For many years Kudlow served as chief economist for a number of Wall Street firms. Kudlow was a member of the Bush-Cheney Transition Advisory Committee. During President Reagan’s first term, Kudlow was the associate director for economics and planning, Office of Management and Budget, Executive Office of the President, where he was engaged in the development of the administration’s economic and budget policy. He is a trusted advisor to many of our nation’s top decision-makers in Washington and has testified as an expert witness on economic matters before several congressional committees.
Kudlow began his career as a staff economist at the Federal Reserve Bank of New York, working in the areas of domestic open market operations and bank supervision. Kudlow was educated at the University of Rochester and Princeton University’s Woodrow Wilson School of Public and International Affairs. He and his wife Judy live in New York City and Redding, Connecticut. (from the CNBC website)
Karl Marx once asserted, “The ideas of the ruling class are in every epoch the ruling ideas, i.e., the class which is the ruling material force of society, is at the same time its ruling intellectual force.”
Even a relatively cursory study of Western socioeconomic history and current events provides abundant evidence to substantiate Marx’s observation. Forged in a crucible of formidable indoctrination underscored by materialistic bribes enabled by usurious lending, seductive propaganda in the form of media and advertising, and illusory “get rich” opportunities, American Capitalism maintains an iron grip on the psyches of hundreds of millions of people—not only at home but around the globe.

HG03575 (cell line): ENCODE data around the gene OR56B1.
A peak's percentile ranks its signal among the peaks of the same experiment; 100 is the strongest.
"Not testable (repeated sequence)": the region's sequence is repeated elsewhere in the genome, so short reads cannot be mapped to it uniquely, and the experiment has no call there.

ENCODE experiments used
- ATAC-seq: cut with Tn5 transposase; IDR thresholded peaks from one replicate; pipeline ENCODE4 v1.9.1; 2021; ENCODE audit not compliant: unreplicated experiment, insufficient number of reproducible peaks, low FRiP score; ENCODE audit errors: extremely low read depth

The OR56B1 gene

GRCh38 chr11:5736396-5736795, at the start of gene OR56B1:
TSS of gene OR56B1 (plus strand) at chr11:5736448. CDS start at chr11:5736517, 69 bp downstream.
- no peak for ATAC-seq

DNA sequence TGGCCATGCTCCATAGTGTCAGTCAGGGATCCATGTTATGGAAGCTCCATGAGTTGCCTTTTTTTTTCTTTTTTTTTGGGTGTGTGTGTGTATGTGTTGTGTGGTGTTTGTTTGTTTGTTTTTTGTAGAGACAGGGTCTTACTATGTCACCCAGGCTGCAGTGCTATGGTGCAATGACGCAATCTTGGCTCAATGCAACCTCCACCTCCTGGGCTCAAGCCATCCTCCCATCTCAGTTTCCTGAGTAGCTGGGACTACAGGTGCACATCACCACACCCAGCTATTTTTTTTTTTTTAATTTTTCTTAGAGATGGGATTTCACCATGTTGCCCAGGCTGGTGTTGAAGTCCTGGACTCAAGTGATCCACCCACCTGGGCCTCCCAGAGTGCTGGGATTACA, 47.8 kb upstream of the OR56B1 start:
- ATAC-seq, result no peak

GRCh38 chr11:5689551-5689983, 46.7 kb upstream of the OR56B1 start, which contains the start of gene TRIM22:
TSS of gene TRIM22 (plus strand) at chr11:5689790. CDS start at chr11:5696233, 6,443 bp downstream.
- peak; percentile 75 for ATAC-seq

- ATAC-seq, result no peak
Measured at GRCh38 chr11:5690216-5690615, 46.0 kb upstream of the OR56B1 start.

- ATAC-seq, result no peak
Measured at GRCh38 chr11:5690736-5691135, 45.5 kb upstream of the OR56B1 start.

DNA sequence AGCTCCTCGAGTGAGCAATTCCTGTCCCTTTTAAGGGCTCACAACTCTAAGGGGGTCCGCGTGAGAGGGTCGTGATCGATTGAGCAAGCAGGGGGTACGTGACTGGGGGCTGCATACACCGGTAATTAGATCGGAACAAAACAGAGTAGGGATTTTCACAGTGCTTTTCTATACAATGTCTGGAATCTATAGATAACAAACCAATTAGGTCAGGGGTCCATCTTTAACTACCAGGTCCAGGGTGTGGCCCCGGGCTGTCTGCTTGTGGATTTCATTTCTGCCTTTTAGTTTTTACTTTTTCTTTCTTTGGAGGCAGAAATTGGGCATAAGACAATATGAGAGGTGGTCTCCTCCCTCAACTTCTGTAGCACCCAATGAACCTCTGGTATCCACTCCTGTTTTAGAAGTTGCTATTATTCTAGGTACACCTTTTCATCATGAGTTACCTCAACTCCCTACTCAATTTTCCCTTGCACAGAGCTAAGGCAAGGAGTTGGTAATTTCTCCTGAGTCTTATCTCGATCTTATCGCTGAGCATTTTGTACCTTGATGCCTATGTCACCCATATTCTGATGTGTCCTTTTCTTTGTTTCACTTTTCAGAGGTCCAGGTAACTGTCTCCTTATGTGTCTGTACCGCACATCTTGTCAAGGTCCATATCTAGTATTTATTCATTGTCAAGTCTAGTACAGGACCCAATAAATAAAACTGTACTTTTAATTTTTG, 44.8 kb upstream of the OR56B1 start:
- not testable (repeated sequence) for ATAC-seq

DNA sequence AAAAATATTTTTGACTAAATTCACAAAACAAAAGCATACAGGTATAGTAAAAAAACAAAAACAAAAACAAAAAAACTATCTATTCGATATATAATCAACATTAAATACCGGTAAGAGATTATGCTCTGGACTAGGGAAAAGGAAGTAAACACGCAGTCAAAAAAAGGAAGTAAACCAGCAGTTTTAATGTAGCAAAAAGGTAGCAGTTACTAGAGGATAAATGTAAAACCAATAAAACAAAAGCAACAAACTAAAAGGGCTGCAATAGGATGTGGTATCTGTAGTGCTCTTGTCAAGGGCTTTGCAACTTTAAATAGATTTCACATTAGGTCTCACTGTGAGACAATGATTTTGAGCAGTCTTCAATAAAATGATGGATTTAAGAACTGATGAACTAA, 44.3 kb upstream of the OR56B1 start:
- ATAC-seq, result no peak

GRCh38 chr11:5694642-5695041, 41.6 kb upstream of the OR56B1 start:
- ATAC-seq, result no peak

Blindly worshipping profits, money, and material “success”, we US Americans have plunged the United States into a moral abyss from which it is unlikely we will re-emerge. If we don’t implode due to our own decadence, the rest of the world will see to the demise of our bloody, exploitative, and barbaric empire.
Wrestle free for at least a moment, if you can, from the catechism of free markets, deregulation, free trade, and the like. Now consider just a few characteristics of American Capitalism which guarantee that we, as its practitioners, will continue sinking deeper and deeper into the fetid cesspool of depravity and isolation that rules our everyday lives, even if we (at least many of us) remain largely oblivious to its daily exactions. Our system, which we have been inculcated to view through Panglossian lenses, rewards greed, selfishness, self-absorption, and hyper-individualism (four of the most repulsive aspects of human nature); necessitates that profits trump humanity, and demands perpetually futile efforts to fulfill an insatiable appetite for growth and expansion. If we in the United States had the courage to gaze upon our collective reflection in the mirror, we would shudder at the sight of a visage more grotesque than that of Dorian Gray.
Few in today’s corporate-dominated mass media in the United States better embody our “ruling intellectual force” than Lawrence Kudlow. As his CNBC bio sketch indicates, he is no mere sycophant to the criminal class of plutocrats who rule our nation. His resume’ includes a Princeton education, an influential position within the Reagan administration, a stint as a high-powered player on Wall Street, and (currently) a position as the principal of an investment research firm. No mere journalist is he. Lawrence is both a member of the ruling class and its staunch advocate in the “liberal media.”